12. Raptopoulos V, Schwartz RK, McNicholas MM, Movson J, Pearlman J, Joffe N. Multiplanar helical CT enterography in patients with Crohn's disease. AJR Am J Roentgenol. 1997 Dec. 169(6):1545-50. [Medline].

  13. Bodily KD, Fletcher JG, Solem CA, Johnson CD, Fidler JL, Barlow JM, et al. Crohn Disease: mural attenuation and thickness at contrast-enhanced CT Enterography--correlation with endoscopic and histologic findings of inflammation. Radiology. 2006 Feb. 238(2):505-16. [Medline].

  14. Engin G. Computed tomography enteroclysis in the diagnosis of intestinal diseases. J Comput Assist Tomogr. 2008 Jan-Feb. 32(1):9-16. [Medline].

  15. Rajesh A, Maglinte DD. Multislice CT enteroclysis: technique and clinical applications. Clin Radiol. 2006 Jan. 61(1):31-9. [Medline].

  16. Gollub MJ. Multidetector computed tomography enteroclysis of patients with small bowel obstruction: a volume-rendered "surgical perspective". J Comput Assist Tomogr. 2005 May-Jun. 29(3):401-7. [Medline].

  17. Cappell MS, Batke M. Mechanical obstruction of the small bowel and colon. Med Clin North Am. 2008 May. 92(3):575-97, viii. [Medline].

  18. Jang TB, Schindler D, Kaji AH. Bedside ultrasonography for the detection of small bowel obstruction in the emergency department. Emerg Med J. 2011 Aug. 28(8):676-8. [Medline].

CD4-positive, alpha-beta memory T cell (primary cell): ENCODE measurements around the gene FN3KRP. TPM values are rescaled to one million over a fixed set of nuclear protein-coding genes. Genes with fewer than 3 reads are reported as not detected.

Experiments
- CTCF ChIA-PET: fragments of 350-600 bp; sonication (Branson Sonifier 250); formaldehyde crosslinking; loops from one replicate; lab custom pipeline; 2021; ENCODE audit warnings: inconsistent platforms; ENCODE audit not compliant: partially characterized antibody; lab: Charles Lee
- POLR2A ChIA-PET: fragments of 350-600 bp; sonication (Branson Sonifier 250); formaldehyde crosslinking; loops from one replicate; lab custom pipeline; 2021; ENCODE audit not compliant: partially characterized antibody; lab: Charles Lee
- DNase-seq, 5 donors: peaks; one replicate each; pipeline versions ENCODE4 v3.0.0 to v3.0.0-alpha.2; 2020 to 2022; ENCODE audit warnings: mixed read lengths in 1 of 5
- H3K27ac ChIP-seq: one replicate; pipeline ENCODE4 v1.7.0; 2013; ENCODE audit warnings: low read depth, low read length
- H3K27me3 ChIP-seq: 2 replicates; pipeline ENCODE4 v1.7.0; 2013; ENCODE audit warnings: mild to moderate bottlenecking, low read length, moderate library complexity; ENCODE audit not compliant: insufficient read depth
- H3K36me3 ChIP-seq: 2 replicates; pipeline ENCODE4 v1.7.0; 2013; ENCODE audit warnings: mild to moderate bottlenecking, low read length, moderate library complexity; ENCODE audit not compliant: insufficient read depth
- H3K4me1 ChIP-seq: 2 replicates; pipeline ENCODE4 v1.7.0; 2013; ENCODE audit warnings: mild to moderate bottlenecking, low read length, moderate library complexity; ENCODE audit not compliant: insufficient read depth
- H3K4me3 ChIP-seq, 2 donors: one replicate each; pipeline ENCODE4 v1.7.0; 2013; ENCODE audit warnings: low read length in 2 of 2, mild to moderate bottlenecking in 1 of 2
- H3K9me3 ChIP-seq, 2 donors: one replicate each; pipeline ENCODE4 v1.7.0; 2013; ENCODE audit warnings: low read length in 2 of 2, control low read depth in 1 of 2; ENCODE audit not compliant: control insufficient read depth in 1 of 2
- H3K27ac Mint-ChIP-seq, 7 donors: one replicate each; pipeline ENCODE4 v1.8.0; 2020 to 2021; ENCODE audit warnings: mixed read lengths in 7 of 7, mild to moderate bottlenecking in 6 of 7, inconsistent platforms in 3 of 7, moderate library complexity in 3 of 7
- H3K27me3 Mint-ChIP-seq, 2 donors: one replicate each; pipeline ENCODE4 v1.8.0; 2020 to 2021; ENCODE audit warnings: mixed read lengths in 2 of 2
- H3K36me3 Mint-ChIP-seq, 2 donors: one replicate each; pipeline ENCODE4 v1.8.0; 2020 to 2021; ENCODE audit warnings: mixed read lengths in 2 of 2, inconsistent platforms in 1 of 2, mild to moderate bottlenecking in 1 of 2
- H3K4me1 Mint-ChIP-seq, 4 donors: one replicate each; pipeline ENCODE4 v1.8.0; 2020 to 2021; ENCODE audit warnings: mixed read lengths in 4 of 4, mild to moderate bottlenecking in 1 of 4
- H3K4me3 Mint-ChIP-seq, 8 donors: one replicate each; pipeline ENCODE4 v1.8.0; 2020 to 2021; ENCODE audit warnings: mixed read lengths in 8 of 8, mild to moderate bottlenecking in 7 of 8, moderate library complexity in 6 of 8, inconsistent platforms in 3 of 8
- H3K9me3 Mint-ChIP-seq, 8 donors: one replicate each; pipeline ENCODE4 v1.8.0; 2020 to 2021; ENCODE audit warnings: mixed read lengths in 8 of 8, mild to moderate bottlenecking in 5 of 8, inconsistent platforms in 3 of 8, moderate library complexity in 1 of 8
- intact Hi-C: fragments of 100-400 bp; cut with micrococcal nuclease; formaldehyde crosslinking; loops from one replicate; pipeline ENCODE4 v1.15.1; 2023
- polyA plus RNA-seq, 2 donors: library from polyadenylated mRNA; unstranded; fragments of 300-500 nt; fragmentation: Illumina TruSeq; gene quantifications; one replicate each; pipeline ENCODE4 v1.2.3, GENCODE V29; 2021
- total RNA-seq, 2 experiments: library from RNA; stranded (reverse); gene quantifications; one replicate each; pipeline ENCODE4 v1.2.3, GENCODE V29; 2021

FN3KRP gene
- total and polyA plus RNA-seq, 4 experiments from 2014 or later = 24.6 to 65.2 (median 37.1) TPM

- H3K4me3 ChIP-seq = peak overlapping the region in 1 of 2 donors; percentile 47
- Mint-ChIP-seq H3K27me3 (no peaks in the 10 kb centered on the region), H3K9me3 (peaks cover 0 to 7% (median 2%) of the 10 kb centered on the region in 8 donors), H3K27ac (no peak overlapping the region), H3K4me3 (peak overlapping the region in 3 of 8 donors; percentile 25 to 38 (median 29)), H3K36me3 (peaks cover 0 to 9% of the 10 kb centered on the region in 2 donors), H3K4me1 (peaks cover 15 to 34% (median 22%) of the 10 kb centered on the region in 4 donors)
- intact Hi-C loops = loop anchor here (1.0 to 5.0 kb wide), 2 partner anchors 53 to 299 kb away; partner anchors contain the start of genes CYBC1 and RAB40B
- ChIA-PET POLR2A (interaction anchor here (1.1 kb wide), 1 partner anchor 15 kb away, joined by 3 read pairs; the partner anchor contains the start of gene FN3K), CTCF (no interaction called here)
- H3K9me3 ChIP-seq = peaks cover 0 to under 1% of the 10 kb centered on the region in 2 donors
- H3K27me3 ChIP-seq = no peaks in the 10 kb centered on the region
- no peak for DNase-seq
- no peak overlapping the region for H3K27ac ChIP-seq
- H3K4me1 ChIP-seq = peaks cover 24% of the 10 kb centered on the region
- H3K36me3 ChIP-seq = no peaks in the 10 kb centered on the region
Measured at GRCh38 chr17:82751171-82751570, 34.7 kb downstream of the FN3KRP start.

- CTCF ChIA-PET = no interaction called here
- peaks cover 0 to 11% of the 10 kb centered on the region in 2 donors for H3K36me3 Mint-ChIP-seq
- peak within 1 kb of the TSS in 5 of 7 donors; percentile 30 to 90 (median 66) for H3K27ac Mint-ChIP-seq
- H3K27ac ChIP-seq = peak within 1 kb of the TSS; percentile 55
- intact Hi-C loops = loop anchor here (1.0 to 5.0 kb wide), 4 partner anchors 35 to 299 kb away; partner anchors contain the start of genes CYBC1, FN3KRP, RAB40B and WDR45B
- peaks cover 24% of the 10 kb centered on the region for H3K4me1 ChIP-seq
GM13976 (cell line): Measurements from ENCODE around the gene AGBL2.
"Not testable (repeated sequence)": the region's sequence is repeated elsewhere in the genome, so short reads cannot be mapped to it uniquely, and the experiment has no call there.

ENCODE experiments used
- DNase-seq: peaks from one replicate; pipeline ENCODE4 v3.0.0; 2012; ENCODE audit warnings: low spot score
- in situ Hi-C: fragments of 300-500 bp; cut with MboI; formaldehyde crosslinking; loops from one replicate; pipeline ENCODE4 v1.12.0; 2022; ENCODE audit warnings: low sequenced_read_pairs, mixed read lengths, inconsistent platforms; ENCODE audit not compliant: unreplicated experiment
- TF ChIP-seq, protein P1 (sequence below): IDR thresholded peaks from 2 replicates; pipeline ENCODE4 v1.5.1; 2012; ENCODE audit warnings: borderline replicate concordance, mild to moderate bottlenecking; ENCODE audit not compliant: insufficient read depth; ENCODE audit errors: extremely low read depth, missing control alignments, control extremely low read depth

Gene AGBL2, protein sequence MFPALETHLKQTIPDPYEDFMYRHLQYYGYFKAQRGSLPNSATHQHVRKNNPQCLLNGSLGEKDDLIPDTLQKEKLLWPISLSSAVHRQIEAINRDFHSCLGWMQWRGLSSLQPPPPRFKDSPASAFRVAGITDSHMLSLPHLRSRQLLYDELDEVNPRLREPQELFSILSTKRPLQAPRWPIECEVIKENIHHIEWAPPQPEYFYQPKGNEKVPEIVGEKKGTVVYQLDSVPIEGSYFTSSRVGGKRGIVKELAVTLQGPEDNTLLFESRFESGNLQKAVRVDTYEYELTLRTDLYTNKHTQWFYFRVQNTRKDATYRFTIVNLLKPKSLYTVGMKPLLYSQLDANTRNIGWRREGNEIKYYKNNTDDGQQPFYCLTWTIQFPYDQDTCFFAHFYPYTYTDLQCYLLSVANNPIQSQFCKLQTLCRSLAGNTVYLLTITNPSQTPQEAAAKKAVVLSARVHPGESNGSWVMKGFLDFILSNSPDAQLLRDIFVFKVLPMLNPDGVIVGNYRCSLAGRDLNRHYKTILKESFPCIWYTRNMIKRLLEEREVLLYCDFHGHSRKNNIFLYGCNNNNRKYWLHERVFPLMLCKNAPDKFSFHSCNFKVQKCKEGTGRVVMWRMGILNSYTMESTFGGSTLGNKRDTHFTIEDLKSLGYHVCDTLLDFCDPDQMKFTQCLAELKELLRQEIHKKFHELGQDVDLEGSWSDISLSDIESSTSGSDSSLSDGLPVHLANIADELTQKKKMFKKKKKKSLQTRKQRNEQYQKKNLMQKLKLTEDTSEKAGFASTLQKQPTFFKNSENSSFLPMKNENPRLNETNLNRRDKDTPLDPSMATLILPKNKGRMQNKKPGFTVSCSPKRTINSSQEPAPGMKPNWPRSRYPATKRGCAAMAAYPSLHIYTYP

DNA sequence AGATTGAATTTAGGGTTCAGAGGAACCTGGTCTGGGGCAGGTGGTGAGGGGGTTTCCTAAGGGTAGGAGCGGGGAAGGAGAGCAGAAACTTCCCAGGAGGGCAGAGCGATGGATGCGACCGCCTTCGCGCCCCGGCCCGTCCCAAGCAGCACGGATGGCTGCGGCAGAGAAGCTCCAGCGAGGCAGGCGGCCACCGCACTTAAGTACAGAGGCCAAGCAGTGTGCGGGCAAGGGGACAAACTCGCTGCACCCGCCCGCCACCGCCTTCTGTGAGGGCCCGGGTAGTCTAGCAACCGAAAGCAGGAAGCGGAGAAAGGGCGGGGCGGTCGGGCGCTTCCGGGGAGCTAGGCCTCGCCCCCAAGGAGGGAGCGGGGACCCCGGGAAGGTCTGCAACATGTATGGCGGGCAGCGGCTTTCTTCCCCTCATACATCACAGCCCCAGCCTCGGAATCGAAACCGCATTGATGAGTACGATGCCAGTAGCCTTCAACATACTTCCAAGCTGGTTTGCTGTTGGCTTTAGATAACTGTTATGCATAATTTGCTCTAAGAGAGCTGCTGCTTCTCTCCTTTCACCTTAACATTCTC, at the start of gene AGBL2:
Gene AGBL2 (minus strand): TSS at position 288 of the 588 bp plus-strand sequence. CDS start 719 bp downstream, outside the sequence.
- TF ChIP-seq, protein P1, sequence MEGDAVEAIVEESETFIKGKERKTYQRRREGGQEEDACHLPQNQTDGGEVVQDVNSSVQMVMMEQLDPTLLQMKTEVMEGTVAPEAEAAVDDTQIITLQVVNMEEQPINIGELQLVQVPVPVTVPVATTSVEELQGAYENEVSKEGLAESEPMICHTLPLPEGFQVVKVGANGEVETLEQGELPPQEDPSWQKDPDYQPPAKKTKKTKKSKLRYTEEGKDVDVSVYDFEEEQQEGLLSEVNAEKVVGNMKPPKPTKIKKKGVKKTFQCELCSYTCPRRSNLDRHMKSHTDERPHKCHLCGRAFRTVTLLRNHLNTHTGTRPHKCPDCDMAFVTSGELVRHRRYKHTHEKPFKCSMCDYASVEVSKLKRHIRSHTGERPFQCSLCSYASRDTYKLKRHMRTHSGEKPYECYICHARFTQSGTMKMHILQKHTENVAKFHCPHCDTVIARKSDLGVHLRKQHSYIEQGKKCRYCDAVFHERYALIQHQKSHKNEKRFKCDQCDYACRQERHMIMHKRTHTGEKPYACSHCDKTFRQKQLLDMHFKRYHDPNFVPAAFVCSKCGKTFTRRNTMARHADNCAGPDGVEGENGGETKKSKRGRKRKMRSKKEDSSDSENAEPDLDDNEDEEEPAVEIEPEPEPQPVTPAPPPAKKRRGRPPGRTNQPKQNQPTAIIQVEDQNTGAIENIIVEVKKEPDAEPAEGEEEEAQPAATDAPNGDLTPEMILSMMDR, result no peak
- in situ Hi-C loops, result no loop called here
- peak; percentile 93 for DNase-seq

19. Fevang BT, Fevang J, Stangeland L, Soreide O, Svanes K, Viste A. Complications and death after surgical treatment of small bowel obstruction: A 35-year institutional experience. Ann Surg. 2000 Apr. 231(4):529-37. [Medline]. [Full Text].

  20. Cirocchi R, Abraha I, Farinella E, Montedori A, Sciannameo F. Laparoscopic versus open surgery in small bowel obstruction. Cochrane Database Syst Rev. 2010 Feb 17. CD007511. [Medline].

  21. Alhilli MM, El-Nashar SA, Garrett AT, Weaver AL, Famuyide AO. Use of Computed Tomography in the Diagnosis of Bowel Complications After Gynecologic Surgery. Obstet Gynecol. 2013 Nov 6. [Medline].

  22. Henderson D. Postop CT Scans May Fail to Detect Bowel Obstruction. Medscape [serial online]. Available at Accessed: November 18, 2013.

Small bowel obstruction. Image courtesy of Ademola Adewale, MD.
Small bowel obstruction. Image courtesy of Ademola Adewale, MD.
Small bowel obstruction. Image courtesy of Ademola Adewale, MD.
All material on this website is protected by copyright, Copyright © 1994-2016 by WebMD LLC. This website also contains material copyrighted by 3rd parties.